We have exactly one "I" in "As Kingfishers Catch Fire." Can you find it? Go ahead—we'll wait while you complete our version of a Where's Waldo? challenge.
Good job—you discovered our speaker hiding out in line 9, at the start of the second stanza. There he is, breaking out his first-person point of view. Well, we just assume it's a "he." Really, we have no other appearance of this fellow, nor any added details about who exactly he might be.
All we have to go on are the points he's making in the lines of the poem. By and large, those points are both philosophical and religious in nature. He's focused on the Big Picture, about how we as humans can be the best versions of ourselves, how we should behave in the world, and how we can live up to the expectations of Jesus Christ and God.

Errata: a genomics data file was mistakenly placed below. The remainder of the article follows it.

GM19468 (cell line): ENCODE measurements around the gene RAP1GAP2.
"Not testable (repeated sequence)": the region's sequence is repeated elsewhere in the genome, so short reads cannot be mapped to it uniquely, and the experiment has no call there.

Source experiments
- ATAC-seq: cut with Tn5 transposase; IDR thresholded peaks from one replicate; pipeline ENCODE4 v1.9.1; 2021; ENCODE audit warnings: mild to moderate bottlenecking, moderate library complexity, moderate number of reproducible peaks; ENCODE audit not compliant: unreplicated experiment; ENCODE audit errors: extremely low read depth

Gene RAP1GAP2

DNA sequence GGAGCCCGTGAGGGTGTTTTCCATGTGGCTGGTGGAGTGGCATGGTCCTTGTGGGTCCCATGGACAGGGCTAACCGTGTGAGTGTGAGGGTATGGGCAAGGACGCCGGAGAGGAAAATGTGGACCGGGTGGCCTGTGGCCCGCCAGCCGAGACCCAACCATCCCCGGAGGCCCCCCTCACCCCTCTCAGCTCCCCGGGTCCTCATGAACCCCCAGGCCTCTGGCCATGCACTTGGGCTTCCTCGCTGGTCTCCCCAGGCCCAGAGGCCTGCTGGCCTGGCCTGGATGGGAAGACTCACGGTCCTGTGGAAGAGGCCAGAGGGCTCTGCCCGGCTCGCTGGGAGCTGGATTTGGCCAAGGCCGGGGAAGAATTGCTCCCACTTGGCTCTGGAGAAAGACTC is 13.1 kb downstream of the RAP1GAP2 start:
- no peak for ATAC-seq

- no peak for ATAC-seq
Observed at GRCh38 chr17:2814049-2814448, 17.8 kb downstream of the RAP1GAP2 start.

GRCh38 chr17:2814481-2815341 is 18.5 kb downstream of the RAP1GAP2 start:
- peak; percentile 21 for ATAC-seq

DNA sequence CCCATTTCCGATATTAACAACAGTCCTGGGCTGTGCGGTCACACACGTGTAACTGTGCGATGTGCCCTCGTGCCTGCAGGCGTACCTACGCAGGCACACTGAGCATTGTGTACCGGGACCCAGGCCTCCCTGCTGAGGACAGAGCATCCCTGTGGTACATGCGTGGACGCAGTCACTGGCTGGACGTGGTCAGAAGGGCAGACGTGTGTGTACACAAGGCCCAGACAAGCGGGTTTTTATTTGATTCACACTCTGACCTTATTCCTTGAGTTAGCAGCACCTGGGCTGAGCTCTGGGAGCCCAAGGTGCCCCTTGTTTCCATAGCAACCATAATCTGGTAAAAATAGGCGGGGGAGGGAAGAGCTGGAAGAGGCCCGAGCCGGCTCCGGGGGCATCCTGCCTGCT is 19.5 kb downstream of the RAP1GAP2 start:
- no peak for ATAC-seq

These are precisely the kind of questions you would expect a priest to take up in his writing, and Gerard Manley Hopkins certainly was a priest. While it's never a good idea to confuse the speaker with the poet, we can say at least that our speaker exhibits some very priestly characteristics. Concern about human nature? "Deals out that being indoors each one dwells" (6). Appreciation of God's blessings? "Keeps grace: thát keeps all his goings graces" (10). Commitment to acting in pious and devout ways? "Acts in God's eye what in God's eye he is" (11). Really, this poem reads a lot like a mini-sermon—albeit a mini-sermon with crazy syntax and mad poetry technique.
Like all sermons, too, this one is coming from someone who has our interests at heart. The speaker, ultimately, is giving us advice. He's encouraging us to live up to God's expectations by doing what's inside us. It's not a lecture, though, but really just encouragement to pay attention to that essential kernel of "you-ness" that's inside you. More than just paying attention, though, he wants you to act on that essence, to get it out into world. Feeling inspired yet? So are we. Thanks for the pointers, man.